University of Cambridge > Talks.cam > Babraham Seminar > Epigenetic regulation of antibody production and the formation of B cell memory to acute and chronic infections

Epigenetic regulation of antibody production and the formation of B cell memory to acute and chronic infections

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  • UserDr Kim Good-Jacobson; Head, B cells and Antibody Memory Laboratory, NHMRC RD Wright Biomedical Career Development Fellow, Biochemistry and Molecular Biology, Monash University, Australia
  • ClockTuesday 12 June 2018, 13:00-14:00
  • HouseBabraham - The Cambridge Building; Kings Hedges Room.

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The production of high-affinity antibody and immune memory is central to adaptive immunity. Epigenetic mechanisms are emerging as essential regulatory nodes in antibody production. Alterations in the genomic landscape that allow or restrict access of transcription factors are critical to enact or repress gene expression programs during cell differentiation and are modulated by enzymes. For example, the histone methyltransferases MLL and Dot1L modulate chromatin to permit transcription, whereas the two Polycomb repressive complexes work together to repress gene expression. Our recent work has focused on determining the histone modifiers that regulate B cell differentiation during immune responses and how these regulatory processes may go awry in disease. This presentation will detail the dynamic regulation by multiple different epigenetic complexes that is required for antibody production and the formation of immunological memory. Furthermore, our investigation into whether chronic infection alters the genomic landscape in B cells and whether epigenetic regulatory checks are subverted in persisting infections, will be discussed.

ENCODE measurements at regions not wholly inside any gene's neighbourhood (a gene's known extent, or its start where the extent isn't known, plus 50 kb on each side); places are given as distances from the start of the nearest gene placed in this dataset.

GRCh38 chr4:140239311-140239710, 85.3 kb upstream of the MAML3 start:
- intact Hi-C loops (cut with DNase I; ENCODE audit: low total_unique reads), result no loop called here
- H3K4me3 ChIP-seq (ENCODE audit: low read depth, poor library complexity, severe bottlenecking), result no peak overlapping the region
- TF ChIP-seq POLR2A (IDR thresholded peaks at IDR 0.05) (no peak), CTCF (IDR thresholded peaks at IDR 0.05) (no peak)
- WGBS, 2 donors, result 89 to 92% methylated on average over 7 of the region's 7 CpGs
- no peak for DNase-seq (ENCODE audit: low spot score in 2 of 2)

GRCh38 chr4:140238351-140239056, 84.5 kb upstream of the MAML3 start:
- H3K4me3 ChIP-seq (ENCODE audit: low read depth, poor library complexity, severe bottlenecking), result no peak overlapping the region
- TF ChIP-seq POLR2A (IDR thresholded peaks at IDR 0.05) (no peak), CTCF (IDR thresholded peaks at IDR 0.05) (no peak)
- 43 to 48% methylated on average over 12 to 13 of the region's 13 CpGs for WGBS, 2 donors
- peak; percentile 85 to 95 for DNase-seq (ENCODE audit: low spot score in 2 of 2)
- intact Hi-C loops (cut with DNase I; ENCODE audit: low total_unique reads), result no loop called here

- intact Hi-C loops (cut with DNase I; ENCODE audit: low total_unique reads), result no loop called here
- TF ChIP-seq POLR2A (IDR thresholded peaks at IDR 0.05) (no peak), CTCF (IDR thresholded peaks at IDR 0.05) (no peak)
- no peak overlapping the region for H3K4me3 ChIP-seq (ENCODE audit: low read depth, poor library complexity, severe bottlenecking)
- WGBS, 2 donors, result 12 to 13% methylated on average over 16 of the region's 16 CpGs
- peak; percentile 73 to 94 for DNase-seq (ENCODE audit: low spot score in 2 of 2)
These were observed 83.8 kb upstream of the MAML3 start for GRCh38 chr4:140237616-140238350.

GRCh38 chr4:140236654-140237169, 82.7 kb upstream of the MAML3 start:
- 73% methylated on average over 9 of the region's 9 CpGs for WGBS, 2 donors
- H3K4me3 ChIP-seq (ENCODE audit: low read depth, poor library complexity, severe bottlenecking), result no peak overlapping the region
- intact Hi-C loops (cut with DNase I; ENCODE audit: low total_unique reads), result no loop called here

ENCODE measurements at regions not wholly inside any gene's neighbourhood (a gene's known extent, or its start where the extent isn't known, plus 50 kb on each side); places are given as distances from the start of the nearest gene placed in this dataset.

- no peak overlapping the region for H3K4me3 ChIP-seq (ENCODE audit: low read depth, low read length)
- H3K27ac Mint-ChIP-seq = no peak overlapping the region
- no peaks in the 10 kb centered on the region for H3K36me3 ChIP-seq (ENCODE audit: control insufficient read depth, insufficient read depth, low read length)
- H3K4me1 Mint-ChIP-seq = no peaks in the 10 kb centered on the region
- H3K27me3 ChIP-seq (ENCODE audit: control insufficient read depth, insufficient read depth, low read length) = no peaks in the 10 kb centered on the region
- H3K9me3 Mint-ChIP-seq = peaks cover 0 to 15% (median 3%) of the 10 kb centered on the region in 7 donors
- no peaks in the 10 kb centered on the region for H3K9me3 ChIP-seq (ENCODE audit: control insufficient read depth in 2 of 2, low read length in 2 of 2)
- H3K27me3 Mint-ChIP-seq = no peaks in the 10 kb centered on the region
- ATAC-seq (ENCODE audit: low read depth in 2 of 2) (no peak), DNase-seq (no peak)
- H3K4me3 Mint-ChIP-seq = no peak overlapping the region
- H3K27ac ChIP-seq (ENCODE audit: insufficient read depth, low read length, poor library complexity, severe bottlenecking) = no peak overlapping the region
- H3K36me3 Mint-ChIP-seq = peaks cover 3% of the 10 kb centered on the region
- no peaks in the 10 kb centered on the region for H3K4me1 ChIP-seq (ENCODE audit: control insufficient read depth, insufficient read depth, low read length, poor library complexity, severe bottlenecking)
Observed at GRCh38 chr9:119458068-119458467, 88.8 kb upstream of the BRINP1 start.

Dr. Kim Good-Jacobson leads the B cells and Antibody Memory laboratory at Monash University, investigating chromatin and transcriptional modifications underlying the formation of immune memory. She is a NHMRC Career Development Fellow, and her work has been published in the top general and specialist journals, such as Science, Nature Immunology and the Journal of Experimental Medicine. Dr. Jacobson completed her PhD at the Centenary and Garvan Institutes in 2007, followed by postdoctoral training at Yale University, where she revealed a novel role for the inhibitory receptor PD-1 in humoral responses. She returned to Australia in 2010 to the Walter and Eliza Hall Institute, where she made key insights into how histone modifications regulate B cell memory, as well as the essential requirement for the oncogene c-Myb in the migration of long-lived plasma cells to their survival niche. She was a 2016 Victorian Young Tall Poppy Science Award recipient, currently serves as Treasurer for the Australasian Society for Immunology and writes for The Conversation.

This talk is part of the Babraham Seminar series.

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